Mar. 26 — 29, 2020 9:00:00 AM - 5:00:00 PM
NZCCP 31st National Conference
“Tui, tui, tui, tuia” "Bind, join, be united as one"
Psychology: Foundations and Integration
Saturday 28 & Sunday 29 March, 2020
(Please email email@example.com for delegate accommodation information)
Thursday 26 - Friday 27 March, 9am – 5pm
Sonja Macfarlane: Enabling a ‘lens change’: Adopting unifying, bicultural-partnership approaches in psychology - Culturally responsive and inclusive psychology must surely be the pinnacle of best practice for psychologists who are working with tamariki, rangatahi and whānau in Aotearoa New Zealand. A range of key questions are regularly reflected on as we search for the most appropriate and responsive epistemological framework(s), strategies and approaches to ensuring that those with whom we work are able to feel a sense of affirmation, connectedness and belonging: What key concepts and values need to underpin and guide thought and action? What paradigms and approaches are more meaningful and relevant? What cultural variables contribute to how tamariki and whānau may think, feel and behave? How do our paradigms and approaches affirm language, culture, identity and wellbeing? In this presentation, a kaupapa Māori lens will be drawn on to unpack some of these questions, as well as to query and critique conventional theoretical perspectives and approaches. A unified repositioning will then be proposed by way of a braided and blended treaty-based framework to guide and inform thinking and theorising. A scaffolded framework – He Poutama Whakamana – will also be shared to promote practice that affirms language, culture, identity and wellbeing.
Dr Sonja Macfarlane (Ngāi Tahu; Ngāti Waewae) is a Pouhikiahurea (Practice and Implementation Adviser: Māori Focus) at the Ministry of Education based in Hamilton. Until mid-2019, she was an Associate Professor and Senior Research Fellow at the University of Canterbury (UC). The focus of her research and writing is on culturally responsive evidence-based approaches in education, psychology, and counselling. Her work has been widely published in leading research journals, both nationally and internationally. In 2017, Sonja received New Zealand Council for Educational Research (NZCER) Tohu Pae Tawhiti Award for her contributions to Māori research over many years. In 2017, she was the member of a team that received the UC College of Education, Health and Human Development Research Team Award. In 2015, she was a co-recipient of the CLNZ Education Award “Best Resource in Higher Education”, and in 2014 received a UC Research Excellence Award. In 2019, Sonja was made a Fellow of the New Zealand Psychological Society for her contributions to the discipline, as is an advisory member on several ministerial-funded projects.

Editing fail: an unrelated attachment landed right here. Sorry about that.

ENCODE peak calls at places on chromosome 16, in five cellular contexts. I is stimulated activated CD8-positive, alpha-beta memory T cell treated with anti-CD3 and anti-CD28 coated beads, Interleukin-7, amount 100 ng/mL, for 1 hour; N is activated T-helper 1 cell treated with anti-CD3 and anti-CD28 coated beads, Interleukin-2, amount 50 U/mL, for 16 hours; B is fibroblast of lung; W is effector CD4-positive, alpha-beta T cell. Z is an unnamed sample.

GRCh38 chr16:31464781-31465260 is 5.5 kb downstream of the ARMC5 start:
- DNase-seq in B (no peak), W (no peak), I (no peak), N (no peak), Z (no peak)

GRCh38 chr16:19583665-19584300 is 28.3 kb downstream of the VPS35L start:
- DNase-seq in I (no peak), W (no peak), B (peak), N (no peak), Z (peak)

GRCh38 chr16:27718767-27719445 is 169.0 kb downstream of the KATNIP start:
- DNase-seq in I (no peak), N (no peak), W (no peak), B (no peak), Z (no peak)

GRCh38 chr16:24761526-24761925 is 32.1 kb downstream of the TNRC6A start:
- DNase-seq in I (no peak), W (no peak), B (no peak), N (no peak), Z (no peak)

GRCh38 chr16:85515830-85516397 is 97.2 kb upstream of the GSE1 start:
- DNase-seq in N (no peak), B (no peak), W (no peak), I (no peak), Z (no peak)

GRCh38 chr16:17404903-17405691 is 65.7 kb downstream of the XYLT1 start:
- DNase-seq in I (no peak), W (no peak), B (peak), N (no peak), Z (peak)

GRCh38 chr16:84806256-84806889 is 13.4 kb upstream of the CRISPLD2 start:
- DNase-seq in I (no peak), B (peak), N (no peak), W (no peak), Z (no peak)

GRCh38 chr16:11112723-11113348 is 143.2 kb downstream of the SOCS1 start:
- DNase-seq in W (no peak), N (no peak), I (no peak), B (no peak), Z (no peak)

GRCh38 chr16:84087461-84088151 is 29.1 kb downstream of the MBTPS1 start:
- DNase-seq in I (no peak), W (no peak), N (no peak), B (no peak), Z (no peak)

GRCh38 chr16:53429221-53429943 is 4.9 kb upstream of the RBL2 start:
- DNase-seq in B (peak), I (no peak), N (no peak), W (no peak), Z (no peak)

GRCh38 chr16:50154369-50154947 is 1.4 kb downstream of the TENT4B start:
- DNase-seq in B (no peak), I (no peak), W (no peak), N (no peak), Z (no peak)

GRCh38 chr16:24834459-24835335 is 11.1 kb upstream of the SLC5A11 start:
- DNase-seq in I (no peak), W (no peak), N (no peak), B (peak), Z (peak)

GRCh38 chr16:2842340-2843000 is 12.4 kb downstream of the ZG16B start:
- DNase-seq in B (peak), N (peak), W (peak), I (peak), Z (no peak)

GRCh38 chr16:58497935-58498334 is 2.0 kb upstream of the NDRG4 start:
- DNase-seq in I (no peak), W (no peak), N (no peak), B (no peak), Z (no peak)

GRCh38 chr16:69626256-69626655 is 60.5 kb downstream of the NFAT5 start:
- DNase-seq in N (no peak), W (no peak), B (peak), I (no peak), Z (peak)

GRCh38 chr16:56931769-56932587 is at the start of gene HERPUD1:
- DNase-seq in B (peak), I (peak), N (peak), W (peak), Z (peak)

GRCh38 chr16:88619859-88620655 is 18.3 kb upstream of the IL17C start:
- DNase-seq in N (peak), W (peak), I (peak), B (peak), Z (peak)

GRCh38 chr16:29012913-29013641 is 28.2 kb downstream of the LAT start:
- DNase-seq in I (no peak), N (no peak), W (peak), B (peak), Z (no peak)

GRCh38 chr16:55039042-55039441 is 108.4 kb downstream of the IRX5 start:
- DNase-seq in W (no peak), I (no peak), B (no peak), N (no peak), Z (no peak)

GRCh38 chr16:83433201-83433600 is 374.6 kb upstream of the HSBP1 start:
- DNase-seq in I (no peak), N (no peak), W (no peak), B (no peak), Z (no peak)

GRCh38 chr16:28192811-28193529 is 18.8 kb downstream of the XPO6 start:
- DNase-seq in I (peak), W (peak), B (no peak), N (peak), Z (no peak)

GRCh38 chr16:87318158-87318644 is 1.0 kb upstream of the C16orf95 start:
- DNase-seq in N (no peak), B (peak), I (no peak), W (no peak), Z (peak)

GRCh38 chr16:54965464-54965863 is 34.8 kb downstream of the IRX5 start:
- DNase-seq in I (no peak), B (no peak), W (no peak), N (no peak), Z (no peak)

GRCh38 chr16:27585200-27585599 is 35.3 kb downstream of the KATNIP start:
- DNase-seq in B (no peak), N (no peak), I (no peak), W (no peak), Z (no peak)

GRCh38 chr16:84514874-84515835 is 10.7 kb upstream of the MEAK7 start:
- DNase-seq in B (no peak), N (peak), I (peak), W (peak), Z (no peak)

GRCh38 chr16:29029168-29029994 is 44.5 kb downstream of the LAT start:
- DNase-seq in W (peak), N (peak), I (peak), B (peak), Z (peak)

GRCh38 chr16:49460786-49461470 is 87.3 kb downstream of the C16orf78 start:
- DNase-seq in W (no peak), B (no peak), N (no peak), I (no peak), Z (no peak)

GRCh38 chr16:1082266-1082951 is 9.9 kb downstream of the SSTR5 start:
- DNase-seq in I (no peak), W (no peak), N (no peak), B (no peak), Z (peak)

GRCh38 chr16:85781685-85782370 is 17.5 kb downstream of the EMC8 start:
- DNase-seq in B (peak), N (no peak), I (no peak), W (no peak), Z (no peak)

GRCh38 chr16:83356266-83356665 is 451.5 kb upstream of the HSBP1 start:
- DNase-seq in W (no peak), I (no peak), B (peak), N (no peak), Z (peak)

Tony Ward: Why Theory Matters in Correctional Psychology - Effective and ethical psychological practice relies on good science, and good science takes theory construction very seriously, as seriously as data collection. There is little point in developing valid research designs and sophisticated data analytic techniques if the ideas driving research are mistaken or trivial. In this paper I explore the problem of theoretical illiteracy for correctional psychological research and practice. First, I discuss why theory is important in science and the dangers of ignoring it. Second, I review the role of theory in addressing the myriad of practical problems facing human beings. Third, I outline three strategies to increase researchers and practitioners’ appreciation of theory construction and development: adopting a more comprehensive model of scientific method, epistemic iteration, and promoting model pluralism. Fourth, I take an example of a core concept from correctional psychology, that of dynamic risk factors, and demonstrate how the above strategies can be used to rectify problems with this construct. Finally, I discuss the research, practice and normative implications of my approach to addressing theoretical illiteracy.
Professor Tony Ward, PhD, DSipClinPsyc FRSNZ is a Professor of Clinical Psychology at Victoria University of Wellington and a Fellow of the Royal Society of New Zealand. Tony has taught clinical and forensic psychology at the Universities of Melbourne, Canterbury, and Deakin. His current research projects include: (a) explanation and inquiry in research and practice. This includes the nature of psychopathology and crime related problems such as protective and dynamic risk factors ; (b) normative issues in clinical practice; and (c) change processes in the psychopathology and forensic/correctional domains.
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